Missionary Care in the Christmas Season
Missionary care should always be a priority. The Christmas season represents unique needs and opportunities for missionary care. So, although it's a little late, it's timely to think about effective missionary care in this special season.
The first key is to plan early. Simple logistics and group dynamics within your church present obstacles of time, transit, and transport to the delivery of care to your missionaries on the field. I've known several churches that had an old-fashioned idea of "Christmas in October." They encouraged the whole congregation to give small gifts and special funds in the month of October which then they would try to deliver to missionaries on the field in time for Christmas. When we were on the field we routinely got Christmas presents which had been sent in early December but only arrived in our hands some months later. So we would have Christmas in February sometimes.
The second key is to communicate with your missionaries. This seems pretty obvious, but it is rare to communicate well with field missionaries about their special needs, concerns, and circumstances around the Christmas season. It's a lot more complicated than asking them to share their Amazon wish list. The logistics of sending packages, including transit times and cost and size of packages, may be prohibitive. Not only that but in certain countries and locations it would not be advisable at all to send a box of Christmas gifts for a variety of reasons. Communicating with your missionaries will help clarify what is possible and doable. Of course, if you have someone visiting them from your church anytime within a couple of months of Christmas, you would be able to hand-deliver special gifts brought along with the luggage. Just ask them what they would like or need most! Providing special funds for them to purchase specific local items is always a valid option. You may need to find out from their mission sending agency the best way to remit personal funds for Christmas use differently than you would for regular support funds.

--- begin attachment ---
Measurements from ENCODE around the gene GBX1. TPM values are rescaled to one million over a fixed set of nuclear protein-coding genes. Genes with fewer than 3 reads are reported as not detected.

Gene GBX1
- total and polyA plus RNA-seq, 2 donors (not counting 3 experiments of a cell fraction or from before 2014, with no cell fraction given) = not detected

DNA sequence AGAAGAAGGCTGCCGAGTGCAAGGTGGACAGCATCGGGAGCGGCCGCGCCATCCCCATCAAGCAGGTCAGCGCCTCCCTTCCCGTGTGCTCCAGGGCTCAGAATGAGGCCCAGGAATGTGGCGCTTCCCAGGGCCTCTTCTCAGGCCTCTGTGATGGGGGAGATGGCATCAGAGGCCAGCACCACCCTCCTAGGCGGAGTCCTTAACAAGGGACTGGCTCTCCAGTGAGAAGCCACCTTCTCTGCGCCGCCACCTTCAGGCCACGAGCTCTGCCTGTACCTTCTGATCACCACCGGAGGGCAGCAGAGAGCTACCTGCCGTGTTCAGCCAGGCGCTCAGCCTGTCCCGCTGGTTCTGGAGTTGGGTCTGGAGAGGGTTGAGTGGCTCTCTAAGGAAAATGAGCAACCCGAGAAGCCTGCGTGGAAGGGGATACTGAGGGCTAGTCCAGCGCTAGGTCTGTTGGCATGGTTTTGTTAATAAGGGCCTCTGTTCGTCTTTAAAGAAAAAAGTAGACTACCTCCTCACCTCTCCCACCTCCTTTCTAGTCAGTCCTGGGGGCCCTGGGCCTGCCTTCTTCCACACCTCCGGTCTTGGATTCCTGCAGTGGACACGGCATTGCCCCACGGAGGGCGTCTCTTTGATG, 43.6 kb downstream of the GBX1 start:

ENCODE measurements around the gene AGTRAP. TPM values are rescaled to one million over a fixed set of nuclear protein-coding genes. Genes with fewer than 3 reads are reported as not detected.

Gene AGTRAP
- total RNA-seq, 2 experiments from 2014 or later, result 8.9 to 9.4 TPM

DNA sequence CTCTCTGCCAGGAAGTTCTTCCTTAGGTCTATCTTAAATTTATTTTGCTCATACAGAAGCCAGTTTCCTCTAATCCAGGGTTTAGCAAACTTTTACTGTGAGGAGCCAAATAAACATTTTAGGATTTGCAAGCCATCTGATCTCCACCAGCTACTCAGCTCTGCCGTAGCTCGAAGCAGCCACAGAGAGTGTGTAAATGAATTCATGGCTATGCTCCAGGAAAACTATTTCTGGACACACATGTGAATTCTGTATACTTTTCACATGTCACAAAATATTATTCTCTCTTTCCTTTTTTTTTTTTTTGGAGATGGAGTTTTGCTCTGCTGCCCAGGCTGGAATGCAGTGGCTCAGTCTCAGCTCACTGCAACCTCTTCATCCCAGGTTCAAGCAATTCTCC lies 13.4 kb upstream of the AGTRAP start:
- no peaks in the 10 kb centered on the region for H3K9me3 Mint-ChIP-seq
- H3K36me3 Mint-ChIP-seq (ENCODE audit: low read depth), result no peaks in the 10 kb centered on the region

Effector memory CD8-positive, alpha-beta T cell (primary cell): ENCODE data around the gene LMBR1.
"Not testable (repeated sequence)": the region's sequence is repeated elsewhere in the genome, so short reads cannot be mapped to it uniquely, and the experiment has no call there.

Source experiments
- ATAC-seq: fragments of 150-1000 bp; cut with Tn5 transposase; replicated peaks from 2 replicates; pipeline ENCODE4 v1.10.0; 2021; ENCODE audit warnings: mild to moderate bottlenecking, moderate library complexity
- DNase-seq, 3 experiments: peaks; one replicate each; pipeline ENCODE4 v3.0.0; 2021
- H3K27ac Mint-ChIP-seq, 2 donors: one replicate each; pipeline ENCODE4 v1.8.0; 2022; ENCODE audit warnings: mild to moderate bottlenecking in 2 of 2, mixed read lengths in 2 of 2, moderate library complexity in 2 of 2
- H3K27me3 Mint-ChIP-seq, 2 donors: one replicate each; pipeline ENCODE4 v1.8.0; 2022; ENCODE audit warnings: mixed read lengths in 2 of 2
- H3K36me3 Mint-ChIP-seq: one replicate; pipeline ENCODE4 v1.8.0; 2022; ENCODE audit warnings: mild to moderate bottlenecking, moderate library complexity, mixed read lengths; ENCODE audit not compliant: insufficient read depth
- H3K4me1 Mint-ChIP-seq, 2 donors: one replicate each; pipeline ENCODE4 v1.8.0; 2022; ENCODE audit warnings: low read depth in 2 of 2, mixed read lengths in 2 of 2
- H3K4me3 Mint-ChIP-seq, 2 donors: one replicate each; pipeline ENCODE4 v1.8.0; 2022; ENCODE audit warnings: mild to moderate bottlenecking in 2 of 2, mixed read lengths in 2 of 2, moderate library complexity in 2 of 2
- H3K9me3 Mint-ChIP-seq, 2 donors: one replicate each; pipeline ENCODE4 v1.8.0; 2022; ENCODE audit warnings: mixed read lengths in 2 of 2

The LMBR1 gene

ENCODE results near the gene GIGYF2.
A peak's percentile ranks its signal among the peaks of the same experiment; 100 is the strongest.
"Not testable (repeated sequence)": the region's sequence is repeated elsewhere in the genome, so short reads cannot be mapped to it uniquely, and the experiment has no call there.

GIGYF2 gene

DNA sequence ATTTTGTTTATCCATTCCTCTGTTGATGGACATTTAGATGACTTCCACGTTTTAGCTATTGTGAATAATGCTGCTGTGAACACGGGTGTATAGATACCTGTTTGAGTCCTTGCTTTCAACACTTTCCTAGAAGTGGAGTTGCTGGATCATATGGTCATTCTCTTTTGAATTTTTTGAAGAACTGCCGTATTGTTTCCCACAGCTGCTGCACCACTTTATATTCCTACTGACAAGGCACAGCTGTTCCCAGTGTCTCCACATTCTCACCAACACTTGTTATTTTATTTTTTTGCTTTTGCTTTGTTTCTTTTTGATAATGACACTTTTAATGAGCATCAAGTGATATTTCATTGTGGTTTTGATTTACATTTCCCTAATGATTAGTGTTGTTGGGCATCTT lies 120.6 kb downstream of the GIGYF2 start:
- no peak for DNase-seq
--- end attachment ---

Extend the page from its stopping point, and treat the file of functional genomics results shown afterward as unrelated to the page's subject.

The third key is to be sensitive.
Many missionaries work in an area where the dominant population or culture is resistant to Christianity if not downright adversarial. Blatant references to Christmas, the Christ child, and the Incarnation may be offensive to people around them. You must not jeopardize their relationships and channels of ministry by your lack of care.
Appropriate sensitivity extends to the emotional needs of the specific family to whom you're providing special Christmas care. Children of all ages are affected in different ways by living overseas. They love a long way away from relatives and fellow countrymen and your own local church family during the Christmas season. What about their college-aged children who are away from home and cannot get back to the field to be with their family for Christmas? Some missionary families, for whatever reasons whether personal or strategic, observe the Christmas season in their host country in very different ways than we (and they) do at home. They may not be free to decorate for Christmas or display a big mound of gifts. On the other hand, it is an amazingly opportune time to share their relationship with Jesus Christ and his uniqueness as the perfect God-man-Savior. You may have to get beneath the surface a little bit with your missionary family in order to determine the scope and appropriateness of your wonderful desire to serve them in a special way at Christmas time.
The fourth key is to be creative. The best gifts are not always physical things. The best gift may be a gesture of kindness, thoughtfulness, something made for them (whether by your church family or by a source local to them). Experience related events or opportunities can be a great blessing and a wonderful memory for a family to build on, e.g. - funds for a quick retreat or holiday away from their usual place of service; membership in an annual museum or a park pass for the family; a surprise visit from one or the other of the missionary couple's parents or other special family member paid for/arranged by the church; or, an Internet-based media subscription for the year (if it is accessible in their country) that would be a joy to the whole family.